It’s getting cold out there  / 
Danielle Savio Co-Editor GAZELLA

story / Book Review / April 18, 2017

Because…it’s getting cold out there!



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I haven’t read much in the feminist genre because feminism to me is very personal. However informing yourself of different points of view, is always important. What’s refreshing about Roxanne Gay’s collection of essays, is that she is clear on her place in the feminist dialogue, or rather her happy place out of it.

Roxanne Gay is ok with not always being what some would consider a ‘good feminist’. Because let’s face it, perfection is subjective. Our views are linked to our own biases and our experience of the world around us. Let’s not beat each other up for something we would consider a ‘mistake’! Surely we are stronger in support of each other – despite our imperfections. Homogeneity, in my mind, kills creativity, innovation and progress.

This to me is particularly important when we consider celebrity feminists. I read someone having a go at Jennifer Lawrence for promoting a $700 feminist t-shirt the other day. I mean give her a break. I’d rather my kid (if I had a kid) was obsessed with JLaw than some of the other female celebs out there. At least she has a voice.

Roxanne Gay is unapologetic and frank. The essays in her book paint a picture of modern feminism and commentary on the movement’s current zeitgeist. Yet her essays come from her own very distinct personal place within the dialogue. Her essays are at times moving, at times hilarious. And always insightful. For me, it was particularly insightful to read about feminism from the point of view of an African American woman. We can be locked in our own heritage when we consider feminism and ignore the diversity of the female community, to our detriment.

Read this if you like your opinion with a touch of sass.



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I have a real love of evolutionary biology and genetics. I can’t get enough. But Harari, who has a PhD in History from Oxford, brings a very humanistic understanding to the species of homo sapiens and our place in history. How we evolved socially and how history has shaped who we are today.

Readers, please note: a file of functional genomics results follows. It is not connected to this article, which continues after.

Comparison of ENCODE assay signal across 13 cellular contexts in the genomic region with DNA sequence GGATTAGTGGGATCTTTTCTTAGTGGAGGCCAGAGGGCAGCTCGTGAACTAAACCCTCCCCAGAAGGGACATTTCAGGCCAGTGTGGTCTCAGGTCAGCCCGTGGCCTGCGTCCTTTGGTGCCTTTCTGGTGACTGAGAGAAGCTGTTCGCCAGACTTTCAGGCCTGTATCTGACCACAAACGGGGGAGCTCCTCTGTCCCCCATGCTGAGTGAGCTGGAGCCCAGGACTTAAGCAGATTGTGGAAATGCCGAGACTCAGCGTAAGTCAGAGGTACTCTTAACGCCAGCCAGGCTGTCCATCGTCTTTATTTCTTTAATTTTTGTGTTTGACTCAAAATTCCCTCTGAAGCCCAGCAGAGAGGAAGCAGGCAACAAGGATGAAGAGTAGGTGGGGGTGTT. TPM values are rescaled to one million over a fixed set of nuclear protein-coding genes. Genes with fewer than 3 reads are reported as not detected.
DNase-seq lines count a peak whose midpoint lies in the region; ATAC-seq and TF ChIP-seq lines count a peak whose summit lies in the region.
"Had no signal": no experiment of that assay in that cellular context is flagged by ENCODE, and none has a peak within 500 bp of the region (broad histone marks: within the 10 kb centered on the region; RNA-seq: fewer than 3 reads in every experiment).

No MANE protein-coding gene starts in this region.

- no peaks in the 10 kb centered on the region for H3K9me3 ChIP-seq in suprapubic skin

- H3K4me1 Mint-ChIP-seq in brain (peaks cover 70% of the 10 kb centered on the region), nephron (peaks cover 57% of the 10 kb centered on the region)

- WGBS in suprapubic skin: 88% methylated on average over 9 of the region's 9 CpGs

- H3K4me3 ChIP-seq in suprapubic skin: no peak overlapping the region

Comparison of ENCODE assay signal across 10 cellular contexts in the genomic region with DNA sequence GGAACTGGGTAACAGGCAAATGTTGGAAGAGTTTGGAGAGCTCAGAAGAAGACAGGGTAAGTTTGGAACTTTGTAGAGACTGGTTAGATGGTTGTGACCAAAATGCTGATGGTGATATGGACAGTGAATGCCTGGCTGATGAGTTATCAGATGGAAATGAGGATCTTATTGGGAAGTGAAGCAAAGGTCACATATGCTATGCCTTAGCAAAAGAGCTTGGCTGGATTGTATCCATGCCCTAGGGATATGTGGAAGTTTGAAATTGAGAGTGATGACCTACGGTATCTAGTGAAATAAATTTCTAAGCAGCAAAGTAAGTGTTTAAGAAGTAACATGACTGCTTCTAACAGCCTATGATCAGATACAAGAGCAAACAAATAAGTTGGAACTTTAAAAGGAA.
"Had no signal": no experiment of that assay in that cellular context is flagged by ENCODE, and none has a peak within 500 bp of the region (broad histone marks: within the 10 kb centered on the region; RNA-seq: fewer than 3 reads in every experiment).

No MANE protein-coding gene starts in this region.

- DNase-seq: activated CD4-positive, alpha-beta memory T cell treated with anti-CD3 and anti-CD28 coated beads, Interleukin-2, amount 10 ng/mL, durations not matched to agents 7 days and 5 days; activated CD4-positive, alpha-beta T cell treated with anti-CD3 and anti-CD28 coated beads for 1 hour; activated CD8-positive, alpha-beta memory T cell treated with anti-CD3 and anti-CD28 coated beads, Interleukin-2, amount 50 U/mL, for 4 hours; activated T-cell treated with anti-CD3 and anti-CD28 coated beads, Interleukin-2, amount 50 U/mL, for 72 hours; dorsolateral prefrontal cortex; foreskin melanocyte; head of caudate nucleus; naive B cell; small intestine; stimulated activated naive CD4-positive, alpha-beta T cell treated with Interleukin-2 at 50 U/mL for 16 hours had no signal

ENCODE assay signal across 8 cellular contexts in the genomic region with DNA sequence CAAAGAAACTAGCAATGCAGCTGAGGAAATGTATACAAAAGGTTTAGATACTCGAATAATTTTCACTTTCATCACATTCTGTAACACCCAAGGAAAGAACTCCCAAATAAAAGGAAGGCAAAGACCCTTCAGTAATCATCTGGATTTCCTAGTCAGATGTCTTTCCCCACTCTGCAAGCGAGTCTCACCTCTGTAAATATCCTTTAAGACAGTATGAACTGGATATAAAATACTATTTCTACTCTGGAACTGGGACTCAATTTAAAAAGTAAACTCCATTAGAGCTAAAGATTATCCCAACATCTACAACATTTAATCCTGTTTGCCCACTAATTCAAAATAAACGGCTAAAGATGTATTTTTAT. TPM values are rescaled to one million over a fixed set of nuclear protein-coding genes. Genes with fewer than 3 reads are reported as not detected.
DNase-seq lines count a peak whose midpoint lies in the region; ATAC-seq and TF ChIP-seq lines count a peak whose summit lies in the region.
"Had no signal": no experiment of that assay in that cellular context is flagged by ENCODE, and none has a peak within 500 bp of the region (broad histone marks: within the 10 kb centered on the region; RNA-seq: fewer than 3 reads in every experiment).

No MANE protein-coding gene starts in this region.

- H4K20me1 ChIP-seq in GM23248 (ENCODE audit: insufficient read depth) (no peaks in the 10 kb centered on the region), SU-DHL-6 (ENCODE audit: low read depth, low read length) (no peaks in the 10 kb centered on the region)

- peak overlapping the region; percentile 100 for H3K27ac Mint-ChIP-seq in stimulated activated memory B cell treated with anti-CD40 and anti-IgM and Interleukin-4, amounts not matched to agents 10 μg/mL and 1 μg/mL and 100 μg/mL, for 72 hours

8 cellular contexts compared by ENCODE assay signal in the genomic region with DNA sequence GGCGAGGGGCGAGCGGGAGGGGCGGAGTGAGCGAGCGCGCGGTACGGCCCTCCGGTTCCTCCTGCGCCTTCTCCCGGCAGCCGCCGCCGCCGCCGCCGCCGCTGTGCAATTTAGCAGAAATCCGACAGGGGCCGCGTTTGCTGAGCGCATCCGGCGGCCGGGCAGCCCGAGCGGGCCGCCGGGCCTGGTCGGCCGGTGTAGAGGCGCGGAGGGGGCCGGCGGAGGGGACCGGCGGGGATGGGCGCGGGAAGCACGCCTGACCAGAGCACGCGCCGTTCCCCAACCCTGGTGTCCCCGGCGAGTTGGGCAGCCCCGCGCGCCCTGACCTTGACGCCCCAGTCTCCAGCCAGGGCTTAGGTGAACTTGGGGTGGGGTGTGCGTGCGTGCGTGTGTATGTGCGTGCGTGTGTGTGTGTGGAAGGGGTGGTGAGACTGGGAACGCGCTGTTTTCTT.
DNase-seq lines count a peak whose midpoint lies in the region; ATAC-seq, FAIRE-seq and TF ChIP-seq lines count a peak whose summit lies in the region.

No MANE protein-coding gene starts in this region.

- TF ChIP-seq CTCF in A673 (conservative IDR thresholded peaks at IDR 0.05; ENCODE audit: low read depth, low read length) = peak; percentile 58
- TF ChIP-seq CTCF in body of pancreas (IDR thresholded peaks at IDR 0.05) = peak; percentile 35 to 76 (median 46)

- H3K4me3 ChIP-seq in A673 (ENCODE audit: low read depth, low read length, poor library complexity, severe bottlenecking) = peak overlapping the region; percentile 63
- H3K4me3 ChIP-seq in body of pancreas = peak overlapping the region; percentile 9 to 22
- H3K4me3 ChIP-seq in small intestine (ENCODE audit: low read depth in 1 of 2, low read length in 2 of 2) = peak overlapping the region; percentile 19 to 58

It’s an interesting notion to grasp, but our society is shaped around so many imaginary concepts and entities. So many things only exist in our collective minds. For example, paper money has value. But only because we all believe it does. If we all stopped believing in the pink five dollar bill in our pocket, (yeah, I love to carry a fiver), it’d lose it’s imaginary value and become a piece of plastic. The imagined order of things, sets us apart from our animal cousins and has shaped history for millennia.

Particularly interesting to me was Harari’s writings on social order and how it has formed and changed through time. He speaks on hierarchies, justice and gender. The idea that biologically we usually fall into the category of male or female, but socially and culturally the concept of ‘man’ and ‘woman’, can be quite varied.

This book is so filled with insights, it’s hard to summarise in a few words. I can only tell you that I was filled with wonder, awe and fear in the power of humankind, whilst reading it. I’m now following up with his sequel, only recently published, Homo Deus.

Read this if you love to understand humankind.



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I’m a big reader of classics, sci-fi and dystopian futures (nerd alert). But I didn’t know about Margaret Atwood or The Handmaid’s Tale until I read that protesters had dressed as the Handmaid characters (who wear distinctive red dresses), to protest anti-abortion measures in Texas. Needless to say, I was intrigued.

Published in 1985, the novel is a work of science fiction or speculative fiction, which won the first Arthur C. Clarke award in 1987. It offers a satirical view of some of the social, political and religious trends Atwood witnessed in the USA in the 1980s – a backlash to the feminism of the ’60s and ’70s. Only too pertinent now in the States’ current climate, it’s relevance has not gone unmissed. In a weeks time the book will air as a 10 part series in the US starring Elizabeth Moss (previously everyone’s favourite 1960s kickarse Peggy Olsen in Mad Men) as the lead character Offred. The book was previously made into a film in 1990 starring Natasha Richardson.

Essentially, the plot follows a potential near future where the US is overtaken by a totalitarian, Christian-fundamentalist government. Women lose all their rights to work, own property and are forbidden to read. Widespread infertility due to environmental meltdown, leads to the conscription of females to bear children for the elite in some weird twist of biblical precedent.

Read this if you love a horror story. Because despite my 13 year old self loving Stephen King, this is the scariest novel I have ever read.



Danielle is an avid reader of books, so she thought she’d share some great reads. We have a few long weekends ahead of us. So if you find a book a good escape – we hope these suggestions will keep you busy this autumn and into winter. Love the Gazella team. xx








2 thoughts on “It’s getting cold out there

Sarah M   April 18, 2017 at 7:44 am

Love these – I now have an extra three books to acquire for my Tsundoku-like bedside table!

danielle   April 30, 2017 at 2:15 pm

So much winter reading goodness!